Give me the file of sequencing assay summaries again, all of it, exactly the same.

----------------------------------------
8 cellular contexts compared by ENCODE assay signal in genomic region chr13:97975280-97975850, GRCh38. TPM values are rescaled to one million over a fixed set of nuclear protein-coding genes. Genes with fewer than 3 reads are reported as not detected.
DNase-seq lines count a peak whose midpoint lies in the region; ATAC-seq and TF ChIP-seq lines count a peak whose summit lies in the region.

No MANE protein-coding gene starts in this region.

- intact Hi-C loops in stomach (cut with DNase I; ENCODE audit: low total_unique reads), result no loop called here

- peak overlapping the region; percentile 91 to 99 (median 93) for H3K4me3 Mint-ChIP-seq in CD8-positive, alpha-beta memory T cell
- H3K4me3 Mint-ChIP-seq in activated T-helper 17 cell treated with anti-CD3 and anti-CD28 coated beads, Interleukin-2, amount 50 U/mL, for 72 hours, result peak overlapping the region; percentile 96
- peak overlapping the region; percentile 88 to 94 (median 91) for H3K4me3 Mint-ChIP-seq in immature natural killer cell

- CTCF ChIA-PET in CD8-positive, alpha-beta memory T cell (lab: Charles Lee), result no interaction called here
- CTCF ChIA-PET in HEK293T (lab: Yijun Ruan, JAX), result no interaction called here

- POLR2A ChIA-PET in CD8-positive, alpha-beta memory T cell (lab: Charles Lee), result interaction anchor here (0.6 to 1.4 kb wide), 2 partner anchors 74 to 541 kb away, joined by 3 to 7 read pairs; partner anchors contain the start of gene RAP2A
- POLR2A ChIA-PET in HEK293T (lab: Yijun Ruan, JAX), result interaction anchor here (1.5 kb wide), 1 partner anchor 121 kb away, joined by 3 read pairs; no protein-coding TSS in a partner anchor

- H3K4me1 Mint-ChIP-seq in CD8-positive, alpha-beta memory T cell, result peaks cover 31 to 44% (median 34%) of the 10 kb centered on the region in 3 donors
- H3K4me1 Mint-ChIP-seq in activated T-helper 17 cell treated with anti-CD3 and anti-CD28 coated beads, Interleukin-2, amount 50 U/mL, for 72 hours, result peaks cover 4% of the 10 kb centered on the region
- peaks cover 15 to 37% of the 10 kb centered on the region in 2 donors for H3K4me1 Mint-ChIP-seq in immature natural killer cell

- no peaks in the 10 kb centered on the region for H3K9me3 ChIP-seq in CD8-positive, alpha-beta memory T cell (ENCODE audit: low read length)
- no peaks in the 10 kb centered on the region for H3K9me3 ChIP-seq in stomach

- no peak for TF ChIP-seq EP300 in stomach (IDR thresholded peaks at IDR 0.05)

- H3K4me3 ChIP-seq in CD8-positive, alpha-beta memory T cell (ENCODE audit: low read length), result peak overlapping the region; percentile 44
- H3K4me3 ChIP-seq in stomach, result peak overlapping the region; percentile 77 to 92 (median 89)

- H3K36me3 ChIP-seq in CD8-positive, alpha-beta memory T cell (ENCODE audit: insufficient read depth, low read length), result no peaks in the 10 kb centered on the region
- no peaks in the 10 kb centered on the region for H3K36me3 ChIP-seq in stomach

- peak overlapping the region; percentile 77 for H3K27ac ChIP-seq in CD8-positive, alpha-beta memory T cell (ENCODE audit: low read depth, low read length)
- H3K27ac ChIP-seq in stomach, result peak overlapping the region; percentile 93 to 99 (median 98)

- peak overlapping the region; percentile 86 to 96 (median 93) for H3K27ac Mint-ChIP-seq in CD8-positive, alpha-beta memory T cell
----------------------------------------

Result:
8 cellular contexts compared by ENCODE assay signal in genomic region chr13:97975280-97975850, GRCh38. TPM values are rescaled to one million over a fixed set of nuclear protein-coding genes. Genes with fewer than 3 reads are reported as not detected.
DNase-seq lines count a peak whose midpoint lies in the region; ATAC-seq and TF ChIP-seq lines count a peak whose summit lies in the region.

No MANE protein-coding gene starts in this region.

- intact Hi-C loops in stomach (cut with DNase I; ENCODE audit: low total_unique reads), result no loop called here

- peak overlapping the region; percentile 91 to 99 (median 93) for H3K4me3 Mint-ChIP-seq in CD8-positive, alpha-beta memory T cell
- H3K4me3 Mint-ChIP-seq in activated T-helper 17 cell treated with anti-CD3 and anti-CD28 coated beads, Interleukin-2, amount 50 U/mL, for 72 hours, result peak overlapping the region; percentile 96
- peak overlapping the region; percentile 88 to 94 (median 91) for H3K4me3 Mint-ChIP-seq in immature natural killer cell

- CTCF ChIA-PET in CD8-positive, alpha-beta memory T cell (lab: Charles Lee), result no interaction called here
- CTCF ChIA-PET in HEK293T (lab: Yijun Ruan, JAX), result no interaction called here

- POLR2A ChIA-PET in CD8-positive, alpha-beta memory T cell (lab: Charles Lee), result interaction anchor here (0.6 to 1.4 kb wide), 2 partner anchors 74 to 541 kb away, joined by 3 to 7 read pairs; partner anchors contain the start of gene RAP2A
- POLR2A ChIA-PET in HEK293T (lab: Yijun Ruan, JAX), result interaction anchor here (1.5 kb wide), 1 partner anchor 121 kb away, joined by 3 read pairs; no protein-coding TSS in a partner anchor

- H3K4me1 Mint-ChIP-seq in CD8-positive, alpha-beta memory T cell, result peaks cover 31 to 44% (median 34%) of the 10 kb centered on the region in 3 donors
- H3K4me1 Mint-ChIP-seq in activated T-helper 17 cell treated with anti-CD3 and anti-CD28 coated beads, Interleukin-2, amount 50 U/mL, for 72 hours, result peaks cover 4% of the 10 kb centered on the region
- peaks cover 15 to 37% of the 10 kb centered on the region in 2 donors for H3K4me1 Mint-ChIP-seq in immature natural killer cell

- no peaks in the 10 kb centered on the region for H3K9me3 ChIP-seq in CD8-positive, alpha-beta memory T cell (ENCODE audit: low read length)
- no peaks in the 10 kb centered on the region for H3K9me3 ChIP-seq in stomach

- no peak for TF ChIP-seq EP300 in stomach (IDR thresholded peaks at IDR 0.05)

- H3K4me3 ChIP-seq in CD8-positive, alpha-beta memory T cell (ENCODE audit: low read length), result peak overlapping the region; percentile 44
- H3K4me3 ChIP-seq in stomach, result peak overlapping the region; percentile 77 to 92 (median 89)

- H3K36me3 ChIP-seq in CD8-positive, alpha-beta memory T cell (ENCODE audit: insufficient read depth, low read length), result no peaks in the 10 kb centered on the region
- no peaks in the 10 kb centered on the region for H3K36me3 ChIP-seq in stomach

- peak overlapping the region; percentile 77 for H3K27ac ChIP-seq in CD8-positive, alpha-beta memory T cell (ENCODE audit: low read depth, low read length)
- H3K27ac ChIP-seq in stomach, result peak overlapping the region; percentile 93 to 99 (median 98)

- peak overlapping the region; percentile 86 to 96 (median 93) for H3K27ac Mint-ChIP-seq in CD8-positive, alpha-beta memory T cell